There was a lot of whispering on stage at Red Palace on Sunday night. Most of it came during the first few seconds of EMA’s slowly simmering songs, when singer-guitarist Erika M. Anderson cooed tense lyrics such as: “No one has to shriek and/No one has to worry now/I will get exactly what’s/Coming to me.”
But sometimes Anderson was simply giving instructions to herself. “Stop being a dork on stage,” she commanded herself at one point in response to some between song babbling. It was funny but she also had a point. When presenting yourself as the rough rock chick — kind of a cross between Yeah Yeah Yeahs Karen O and Sonic Youth’s Kim Gordon — that plays raw, uncompromising songs about life as an outsider, comical asides have a way of breaking the spell you’re trying to cast.
Her stage presence is something that Anderson will have time to work on, but she might want to get cracking. EMA’s stellar debut, “Past Life Martyred Saints,” is one of the year’s most intriguing albums, notable for its dark lyrical matter and chilling soundscapes. It’s getting notice from the right folks — on Friday EMA played at the Pitchfork Music Festival, the hippest of all summer gatherings — as her combination of goth drama and grunge grit hits on a surprising pair of current underground revivals. The latter half of that equation was apparent in songs such as “Anteroom” and “Milkman,”where electric guitar crunch brought memories of Hole and Babes In Toyland rushing back.
But the more desolate the accompaniment, the better it suited EMA’s material. With Anderson on guitar, her sister Nikki on drums and two other members trading off on electric violin, keyboard and guitar, the band created murky, sinister sounds that were more about restraint than payoff. There was plenty of payoff with Anderson’s lyrics, with nearly every line coming off as some sort of catharsis. “You were the goth in high school/You cut and [expletive] your arms up/You always talked about it/They thought you’d never do it,” were the first words out of her mouth on “Butterfly Knife.” The theme of physical abuse returned on “Marked” when she growled, “I wish that every time he touched me left a mark.” But Anderson is far from a victim, and with her words and low-slung guitar can inflict plenty of damage herself.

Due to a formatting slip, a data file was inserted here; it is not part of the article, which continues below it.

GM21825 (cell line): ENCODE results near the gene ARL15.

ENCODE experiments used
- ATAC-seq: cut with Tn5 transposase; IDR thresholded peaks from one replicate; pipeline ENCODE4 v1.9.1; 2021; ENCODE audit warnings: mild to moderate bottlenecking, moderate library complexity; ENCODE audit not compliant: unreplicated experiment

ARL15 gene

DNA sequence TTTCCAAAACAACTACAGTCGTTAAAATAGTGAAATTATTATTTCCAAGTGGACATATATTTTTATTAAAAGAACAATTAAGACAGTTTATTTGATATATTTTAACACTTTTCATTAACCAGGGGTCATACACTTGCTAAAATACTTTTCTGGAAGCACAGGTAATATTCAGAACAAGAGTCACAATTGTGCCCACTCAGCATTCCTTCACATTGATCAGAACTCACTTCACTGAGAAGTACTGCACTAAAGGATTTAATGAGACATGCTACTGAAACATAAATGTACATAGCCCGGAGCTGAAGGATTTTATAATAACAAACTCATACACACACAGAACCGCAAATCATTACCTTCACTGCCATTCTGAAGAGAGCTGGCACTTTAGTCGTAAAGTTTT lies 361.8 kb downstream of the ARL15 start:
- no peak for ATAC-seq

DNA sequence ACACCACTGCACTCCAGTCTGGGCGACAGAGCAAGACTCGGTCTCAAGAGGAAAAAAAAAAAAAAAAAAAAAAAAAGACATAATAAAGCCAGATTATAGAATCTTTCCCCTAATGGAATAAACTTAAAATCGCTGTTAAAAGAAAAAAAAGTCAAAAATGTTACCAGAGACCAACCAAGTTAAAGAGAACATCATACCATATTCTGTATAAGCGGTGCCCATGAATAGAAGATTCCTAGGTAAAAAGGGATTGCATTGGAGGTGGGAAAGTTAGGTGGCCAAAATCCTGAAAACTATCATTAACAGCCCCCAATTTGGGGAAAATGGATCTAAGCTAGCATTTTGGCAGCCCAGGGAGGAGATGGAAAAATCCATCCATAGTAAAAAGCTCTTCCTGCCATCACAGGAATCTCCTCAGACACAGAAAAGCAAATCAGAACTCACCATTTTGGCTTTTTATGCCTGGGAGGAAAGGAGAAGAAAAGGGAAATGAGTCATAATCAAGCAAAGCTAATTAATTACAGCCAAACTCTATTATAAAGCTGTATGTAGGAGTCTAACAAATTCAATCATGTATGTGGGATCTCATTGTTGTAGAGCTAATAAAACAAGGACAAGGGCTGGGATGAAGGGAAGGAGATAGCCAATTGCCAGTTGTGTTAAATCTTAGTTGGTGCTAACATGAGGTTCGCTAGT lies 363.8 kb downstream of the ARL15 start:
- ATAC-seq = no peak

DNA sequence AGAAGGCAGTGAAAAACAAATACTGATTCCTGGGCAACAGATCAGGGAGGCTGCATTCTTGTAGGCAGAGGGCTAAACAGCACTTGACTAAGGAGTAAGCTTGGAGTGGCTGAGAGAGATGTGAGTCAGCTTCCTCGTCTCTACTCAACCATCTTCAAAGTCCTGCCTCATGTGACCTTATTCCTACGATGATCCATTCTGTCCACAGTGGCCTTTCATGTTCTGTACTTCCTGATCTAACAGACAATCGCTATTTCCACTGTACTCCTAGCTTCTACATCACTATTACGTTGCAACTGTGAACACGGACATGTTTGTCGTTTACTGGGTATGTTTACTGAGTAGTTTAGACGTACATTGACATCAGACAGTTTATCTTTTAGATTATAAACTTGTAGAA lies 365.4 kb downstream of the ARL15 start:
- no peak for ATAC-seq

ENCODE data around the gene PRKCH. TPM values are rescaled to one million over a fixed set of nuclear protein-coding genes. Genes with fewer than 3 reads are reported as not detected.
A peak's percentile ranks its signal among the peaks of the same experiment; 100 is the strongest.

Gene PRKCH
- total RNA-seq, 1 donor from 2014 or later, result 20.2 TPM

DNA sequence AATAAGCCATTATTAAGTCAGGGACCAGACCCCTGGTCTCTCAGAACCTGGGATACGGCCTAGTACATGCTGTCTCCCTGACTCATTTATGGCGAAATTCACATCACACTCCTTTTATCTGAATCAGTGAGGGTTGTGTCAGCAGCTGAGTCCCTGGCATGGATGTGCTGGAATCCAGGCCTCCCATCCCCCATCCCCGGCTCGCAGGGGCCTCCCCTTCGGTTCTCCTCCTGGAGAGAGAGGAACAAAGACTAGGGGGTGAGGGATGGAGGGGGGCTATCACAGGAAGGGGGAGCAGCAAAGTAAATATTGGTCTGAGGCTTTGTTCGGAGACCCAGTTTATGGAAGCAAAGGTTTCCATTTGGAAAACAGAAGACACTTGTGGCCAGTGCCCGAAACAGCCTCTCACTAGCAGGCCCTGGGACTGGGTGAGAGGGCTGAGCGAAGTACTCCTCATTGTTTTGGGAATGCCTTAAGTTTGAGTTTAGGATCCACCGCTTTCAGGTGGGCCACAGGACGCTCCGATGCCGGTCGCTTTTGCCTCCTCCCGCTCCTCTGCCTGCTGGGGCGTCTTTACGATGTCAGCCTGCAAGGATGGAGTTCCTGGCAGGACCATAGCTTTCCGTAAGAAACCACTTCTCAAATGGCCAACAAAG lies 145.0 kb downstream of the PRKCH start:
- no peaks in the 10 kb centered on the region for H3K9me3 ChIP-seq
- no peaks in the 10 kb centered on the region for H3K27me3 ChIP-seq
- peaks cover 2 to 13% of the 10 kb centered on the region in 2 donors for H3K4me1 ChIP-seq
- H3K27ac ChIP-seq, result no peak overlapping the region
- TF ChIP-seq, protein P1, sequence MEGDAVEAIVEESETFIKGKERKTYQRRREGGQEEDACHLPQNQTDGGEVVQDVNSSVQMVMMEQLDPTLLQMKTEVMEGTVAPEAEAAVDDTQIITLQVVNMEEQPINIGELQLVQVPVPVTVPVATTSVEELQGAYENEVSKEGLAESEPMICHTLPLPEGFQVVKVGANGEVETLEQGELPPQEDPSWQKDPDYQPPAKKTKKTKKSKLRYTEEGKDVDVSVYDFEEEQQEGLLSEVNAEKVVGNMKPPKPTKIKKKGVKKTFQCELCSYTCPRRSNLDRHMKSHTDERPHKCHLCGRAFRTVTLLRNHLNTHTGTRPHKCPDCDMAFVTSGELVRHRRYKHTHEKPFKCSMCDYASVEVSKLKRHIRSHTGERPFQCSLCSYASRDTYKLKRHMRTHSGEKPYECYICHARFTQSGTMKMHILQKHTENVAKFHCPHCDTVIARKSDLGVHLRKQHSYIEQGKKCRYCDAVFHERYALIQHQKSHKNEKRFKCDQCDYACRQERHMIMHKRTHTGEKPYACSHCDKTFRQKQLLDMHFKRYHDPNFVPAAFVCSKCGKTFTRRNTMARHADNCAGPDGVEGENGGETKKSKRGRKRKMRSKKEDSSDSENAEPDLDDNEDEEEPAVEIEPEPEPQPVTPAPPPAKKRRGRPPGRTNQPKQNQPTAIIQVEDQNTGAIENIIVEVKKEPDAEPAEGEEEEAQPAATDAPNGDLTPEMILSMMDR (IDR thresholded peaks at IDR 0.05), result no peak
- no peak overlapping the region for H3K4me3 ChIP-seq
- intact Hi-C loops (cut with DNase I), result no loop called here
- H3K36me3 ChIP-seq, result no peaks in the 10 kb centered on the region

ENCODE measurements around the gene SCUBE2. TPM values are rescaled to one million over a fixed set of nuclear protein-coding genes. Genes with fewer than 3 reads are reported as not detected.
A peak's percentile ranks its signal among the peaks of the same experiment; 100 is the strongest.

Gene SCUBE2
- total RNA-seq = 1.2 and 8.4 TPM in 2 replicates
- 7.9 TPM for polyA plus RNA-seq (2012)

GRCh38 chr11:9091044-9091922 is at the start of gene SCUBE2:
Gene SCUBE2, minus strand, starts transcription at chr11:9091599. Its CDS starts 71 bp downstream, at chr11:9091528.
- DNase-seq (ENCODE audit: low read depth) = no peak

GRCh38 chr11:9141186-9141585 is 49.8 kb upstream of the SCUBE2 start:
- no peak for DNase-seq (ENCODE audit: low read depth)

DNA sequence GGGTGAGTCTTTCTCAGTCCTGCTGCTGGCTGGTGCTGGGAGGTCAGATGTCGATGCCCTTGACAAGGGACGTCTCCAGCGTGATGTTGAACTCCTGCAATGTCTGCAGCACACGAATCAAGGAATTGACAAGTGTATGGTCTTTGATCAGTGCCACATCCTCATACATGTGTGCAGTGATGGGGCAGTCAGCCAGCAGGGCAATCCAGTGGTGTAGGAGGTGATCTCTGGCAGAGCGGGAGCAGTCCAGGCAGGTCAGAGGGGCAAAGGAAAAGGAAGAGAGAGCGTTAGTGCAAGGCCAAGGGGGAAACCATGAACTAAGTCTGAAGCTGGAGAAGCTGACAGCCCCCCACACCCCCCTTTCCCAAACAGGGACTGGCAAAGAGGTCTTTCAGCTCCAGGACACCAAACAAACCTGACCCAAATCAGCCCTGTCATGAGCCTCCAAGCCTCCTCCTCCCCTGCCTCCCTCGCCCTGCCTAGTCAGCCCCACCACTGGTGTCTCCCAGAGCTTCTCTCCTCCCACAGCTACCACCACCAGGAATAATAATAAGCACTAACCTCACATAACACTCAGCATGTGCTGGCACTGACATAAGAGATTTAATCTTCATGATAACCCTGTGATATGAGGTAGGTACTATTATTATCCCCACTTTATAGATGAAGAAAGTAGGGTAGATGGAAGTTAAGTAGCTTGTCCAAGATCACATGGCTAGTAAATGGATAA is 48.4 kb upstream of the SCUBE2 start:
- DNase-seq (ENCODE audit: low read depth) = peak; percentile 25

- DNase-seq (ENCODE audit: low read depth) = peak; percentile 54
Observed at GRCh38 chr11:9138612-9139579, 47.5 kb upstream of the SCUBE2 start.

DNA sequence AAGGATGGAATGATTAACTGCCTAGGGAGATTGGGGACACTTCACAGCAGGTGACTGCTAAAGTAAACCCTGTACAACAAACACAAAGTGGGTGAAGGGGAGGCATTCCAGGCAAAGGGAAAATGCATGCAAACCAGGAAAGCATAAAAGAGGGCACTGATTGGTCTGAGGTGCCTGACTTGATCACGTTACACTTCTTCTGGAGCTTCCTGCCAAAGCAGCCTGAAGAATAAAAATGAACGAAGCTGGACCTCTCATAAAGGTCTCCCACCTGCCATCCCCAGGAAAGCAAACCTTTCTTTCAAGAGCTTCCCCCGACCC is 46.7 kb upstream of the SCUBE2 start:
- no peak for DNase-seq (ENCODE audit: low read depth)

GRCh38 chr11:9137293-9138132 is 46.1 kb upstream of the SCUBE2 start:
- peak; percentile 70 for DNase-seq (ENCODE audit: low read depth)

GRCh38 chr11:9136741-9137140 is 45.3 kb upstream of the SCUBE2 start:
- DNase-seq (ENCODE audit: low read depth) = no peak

The 40-minute set had highlights but mostly seemed a warm up for “California,” a song so stunning it’s hard to imagine an EMA concert that ever ends any other way. It has an opening line for the ages (“[Expletive] California, you made me boring”) and when Anderson put down her guitar to pantomime her way through the lyrics, wrap herself in the microphone cord and gasp the final words it was clear Anderson’s further along in her on-stage development than she previously let on.